The retirement years are expected to be less golden for some Americans, according to results from the 18th annual Retirement Confidence Survey. It reveals that only 18% of workers are “very confident about having enough money for retirement”—an 18-point drop from last year and the biggest one-year drop in the history of the survey.

And it’s not just workers that are losing confidence in the reality of having a financially secure future. Only 29% of retirees report that they’re confident their retirement will not be a financial struggle, down from 41% last year.

“In the nearly two decades we have been conducting the RCS, this year’s results show a very dramatic reduction in the public’s confidence about having a comfortable retirement,” says Dallas Salisbury, president of the Employee Benefit Research Institute (EBRI).

Rising healthcare costs are of particular concern to workers and retirees. Forty-three percent of workers say they are “increasingly not confident about having enough money for medical expenses and 54% say the same about long-term care. Also, barely a third of workers surveyed say they expect to have employment-based health insurance once they retire.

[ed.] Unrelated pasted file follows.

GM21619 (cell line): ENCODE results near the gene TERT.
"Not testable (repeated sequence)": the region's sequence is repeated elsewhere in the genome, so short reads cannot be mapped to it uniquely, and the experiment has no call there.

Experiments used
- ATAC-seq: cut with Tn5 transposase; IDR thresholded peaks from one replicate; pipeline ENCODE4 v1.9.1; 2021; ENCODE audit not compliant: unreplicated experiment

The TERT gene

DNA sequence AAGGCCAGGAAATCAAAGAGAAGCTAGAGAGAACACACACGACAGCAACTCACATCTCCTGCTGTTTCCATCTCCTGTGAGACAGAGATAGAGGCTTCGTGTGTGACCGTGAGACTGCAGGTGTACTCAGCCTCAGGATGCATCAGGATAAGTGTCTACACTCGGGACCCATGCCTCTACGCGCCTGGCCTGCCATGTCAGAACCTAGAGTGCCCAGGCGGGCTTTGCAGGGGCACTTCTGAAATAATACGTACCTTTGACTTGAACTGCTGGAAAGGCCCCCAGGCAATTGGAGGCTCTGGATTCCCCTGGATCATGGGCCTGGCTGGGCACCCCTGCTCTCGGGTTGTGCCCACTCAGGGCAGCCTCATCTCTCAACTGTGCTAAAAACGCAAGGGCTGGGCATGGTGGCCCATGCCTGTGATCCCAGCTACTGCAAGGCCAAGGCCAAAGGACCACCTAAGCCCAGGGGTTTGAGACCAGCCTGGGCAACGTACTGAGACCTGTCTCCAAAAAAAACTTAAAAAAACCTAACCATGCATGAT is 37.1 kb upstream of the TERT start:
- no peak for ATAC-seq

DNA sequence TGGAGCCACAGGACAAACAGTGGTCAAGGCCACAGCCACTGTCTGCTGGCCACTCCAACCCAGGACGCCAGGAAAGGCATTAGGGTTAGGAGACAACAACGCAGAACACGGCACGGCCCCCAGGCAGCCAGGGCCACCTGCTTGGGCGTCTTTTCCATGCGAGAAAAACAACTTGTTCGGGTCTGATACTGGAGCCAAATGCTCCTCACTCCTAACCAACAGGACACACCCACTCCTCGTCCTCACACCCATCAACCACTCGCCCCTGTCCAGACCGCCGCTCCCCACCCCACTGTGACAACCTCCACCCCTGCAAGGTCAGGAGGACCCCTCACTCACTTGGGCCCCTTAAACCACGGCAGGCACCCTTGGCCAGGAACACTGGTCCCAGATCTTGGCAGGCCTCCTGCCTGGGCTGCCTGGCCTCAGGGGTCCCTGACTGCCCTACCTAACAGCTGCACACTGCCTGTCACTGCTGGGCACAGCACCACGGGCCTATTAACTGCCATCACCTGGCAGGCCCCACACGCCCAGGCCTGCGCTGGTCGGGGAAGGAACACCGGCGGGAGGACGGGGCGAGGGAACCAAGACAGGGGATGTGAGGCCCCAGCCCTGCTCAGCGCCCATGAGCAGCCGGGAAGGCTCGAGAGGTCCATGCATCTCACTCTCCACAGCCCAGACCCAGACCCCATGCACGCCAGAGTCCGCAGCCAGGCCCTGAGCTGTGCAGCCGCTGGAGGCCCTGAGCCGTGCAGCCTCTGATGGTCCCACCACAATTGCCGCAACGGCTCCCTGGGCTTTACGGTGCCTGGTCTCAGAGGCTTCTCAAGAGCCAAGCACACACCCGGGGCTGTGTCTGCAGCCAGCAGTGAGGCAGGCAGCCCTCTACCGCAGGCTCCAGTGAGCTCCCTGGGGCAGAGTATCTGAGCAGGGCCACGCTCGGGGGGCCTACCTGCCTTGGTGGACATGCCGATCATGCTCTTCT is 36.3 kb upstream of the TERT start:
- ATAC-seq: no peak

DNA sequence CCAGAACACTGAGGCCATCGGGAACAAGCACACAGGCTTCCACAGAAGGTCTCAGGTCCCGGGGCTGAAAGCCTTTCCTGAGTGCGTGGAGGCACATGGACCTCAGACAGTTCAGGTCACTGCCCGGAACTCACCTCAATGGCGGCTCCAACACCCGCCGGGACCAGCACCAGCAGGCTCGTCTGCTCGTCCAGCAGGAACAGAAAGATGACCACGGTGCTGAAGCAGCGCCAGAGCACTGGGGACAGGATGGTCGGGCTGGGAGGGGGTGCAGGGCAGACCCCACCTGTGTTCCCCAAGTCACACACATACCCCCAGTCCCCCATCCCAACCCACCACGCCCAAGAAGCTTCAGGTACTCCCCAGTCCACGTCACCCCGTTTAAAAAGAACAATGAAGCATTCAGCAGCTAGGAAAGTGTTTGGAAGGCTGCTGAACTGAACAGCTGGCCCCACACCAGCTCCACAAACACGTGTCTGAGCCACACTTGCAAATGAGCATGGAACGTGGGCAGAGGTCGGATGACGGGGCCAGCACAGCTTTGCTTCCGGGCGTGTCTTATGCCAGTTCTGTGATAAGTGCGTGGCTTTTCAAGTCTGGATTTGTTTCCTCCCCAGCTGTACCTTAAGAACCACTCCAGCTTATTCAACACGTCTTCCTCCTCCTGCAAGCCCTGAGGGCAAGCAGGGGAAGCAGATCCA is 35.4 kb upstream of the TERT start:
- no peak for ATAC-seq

For retirees, 44% say they have spent more than expected on healthcare and expect it’s less likely they will be able to cut back on other expenses if it looks like they might use up their savings early (61%).

“The economy and healthcare costs are major concerns,” says Salisbury.

However, on a positive note, more people are taking action to relieve these concerns. The survey found that 47% of workers and/or their spouse have tried to calculate how much they will need in retirement, up from 29% the year before. Of those who calculated a retirement goal, 44% changed their retirement planning strategy and two-thirds have started to save or invest more.

“If there is a silver lining,” adds Salisbury, “it’s that Americans finally may be waking up to the realities of being able to afford retirement.”

Download the 18th annual Retirement Confidence Survey from EBRI’s website.

Read more about last year’s findings.

To comment on this story, email april.scottclarke@rci.rogers.com.

Copyright © 2020 Transcontinental Media G.P. Originally published on benefitscanada.com

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